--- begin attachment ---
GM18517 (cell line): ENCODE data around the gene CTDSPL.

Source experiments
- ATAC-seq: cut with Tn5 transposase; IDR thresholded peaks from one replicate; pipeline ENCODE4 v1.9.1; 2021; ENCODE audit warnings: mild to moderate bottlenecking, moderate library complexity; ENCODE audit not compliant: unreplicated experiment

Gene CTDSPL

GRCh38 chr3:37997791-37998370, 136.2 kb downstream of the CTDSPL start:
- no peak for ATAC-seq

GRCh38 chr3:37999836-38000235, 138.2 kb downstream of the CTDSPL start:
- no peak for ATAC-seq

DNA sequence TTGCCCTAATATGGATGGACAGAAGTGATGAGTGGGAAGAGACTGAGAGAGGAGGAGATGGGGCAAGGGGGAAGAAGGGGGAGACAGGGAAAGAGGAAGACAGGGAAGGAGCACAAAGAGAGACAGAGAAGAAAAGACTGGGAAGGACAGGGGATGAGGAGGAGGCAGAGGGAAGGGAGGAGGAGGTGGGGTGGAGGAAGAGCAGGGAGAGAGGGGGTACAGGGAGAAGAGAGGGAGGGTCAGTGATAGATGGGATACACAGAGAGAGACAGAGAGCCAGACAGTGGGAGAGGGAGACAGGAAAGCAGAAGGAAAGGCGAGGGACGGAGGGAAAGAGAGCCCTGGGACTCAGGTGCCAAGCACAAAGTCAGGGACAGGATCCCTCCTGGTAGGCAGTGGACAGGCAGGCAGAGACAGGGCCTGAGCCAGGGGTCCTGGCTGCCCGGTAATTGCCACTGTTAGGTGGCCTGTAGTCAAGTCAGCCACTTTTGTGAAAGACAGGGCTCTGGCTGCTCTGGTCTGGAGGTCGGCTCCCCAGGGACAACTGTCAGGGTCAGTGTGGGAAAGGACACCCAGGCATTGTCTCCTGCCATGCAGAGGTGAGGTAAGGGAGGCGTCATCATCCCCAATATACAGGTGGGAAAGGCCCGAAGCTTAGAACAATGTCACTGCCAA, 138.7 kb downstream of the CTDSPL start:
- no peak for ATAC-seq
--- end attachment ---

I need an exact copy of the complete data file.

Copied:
GM18517 (cell line): ENCODE data around the gene CTDSPL.

Source experiments
- ATAC-seq: cut with Tn5 transposase; IDR thresholded peaks from one replicate; pipeline ENCODE4 v1.9.1; 2021; ENCODE audit warnings: mild to moderate bottlenecking, moderate library complexity; ENCODE audit not compliant: unreplicated experiment

Gene CTDSPL

GRCh38 chr3:37997791-37998370, 136.2 kb downstream of the CTDSPL start:
- no peak for ATAC-seq

GRCh38 chr3:37999836-38000235, 138.2 kb downstream of the CTDSPL start:
- no peak for ATAC-seq

DNA sequence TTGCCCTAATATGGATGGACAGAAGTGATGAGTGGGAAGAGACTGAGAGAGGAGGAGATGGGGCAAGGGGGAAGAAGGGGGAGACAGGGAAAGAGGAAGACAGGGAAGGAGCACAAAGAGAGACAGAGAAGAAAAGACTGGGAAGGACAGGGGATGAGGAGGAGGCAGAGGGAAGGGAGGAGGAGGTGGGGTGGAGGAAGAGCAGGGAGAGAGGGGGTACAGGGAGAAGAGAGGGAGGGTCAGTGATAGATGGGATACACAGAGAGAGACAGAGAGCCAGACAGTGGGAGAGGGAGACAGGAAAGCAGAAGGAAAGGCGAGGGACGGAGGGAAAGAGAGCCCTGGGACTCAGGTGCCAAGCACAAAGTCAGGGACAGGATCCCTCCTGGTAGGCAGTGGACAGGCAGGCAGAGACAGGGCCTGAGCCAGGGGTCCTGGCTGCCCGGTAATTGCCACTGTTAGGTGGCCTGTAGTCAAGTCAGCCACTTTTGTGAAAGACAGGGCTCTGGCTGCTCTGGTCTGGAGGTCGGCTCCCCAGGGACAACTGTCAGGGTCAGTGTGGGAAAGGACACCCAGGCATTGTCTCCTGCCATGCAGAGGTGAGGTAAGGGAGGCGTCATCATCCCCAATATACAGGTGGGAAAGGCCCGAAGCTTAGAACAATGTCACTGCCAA, 138.7 kb downstream of the CTDSPL start:
- no peak for ATAC-seq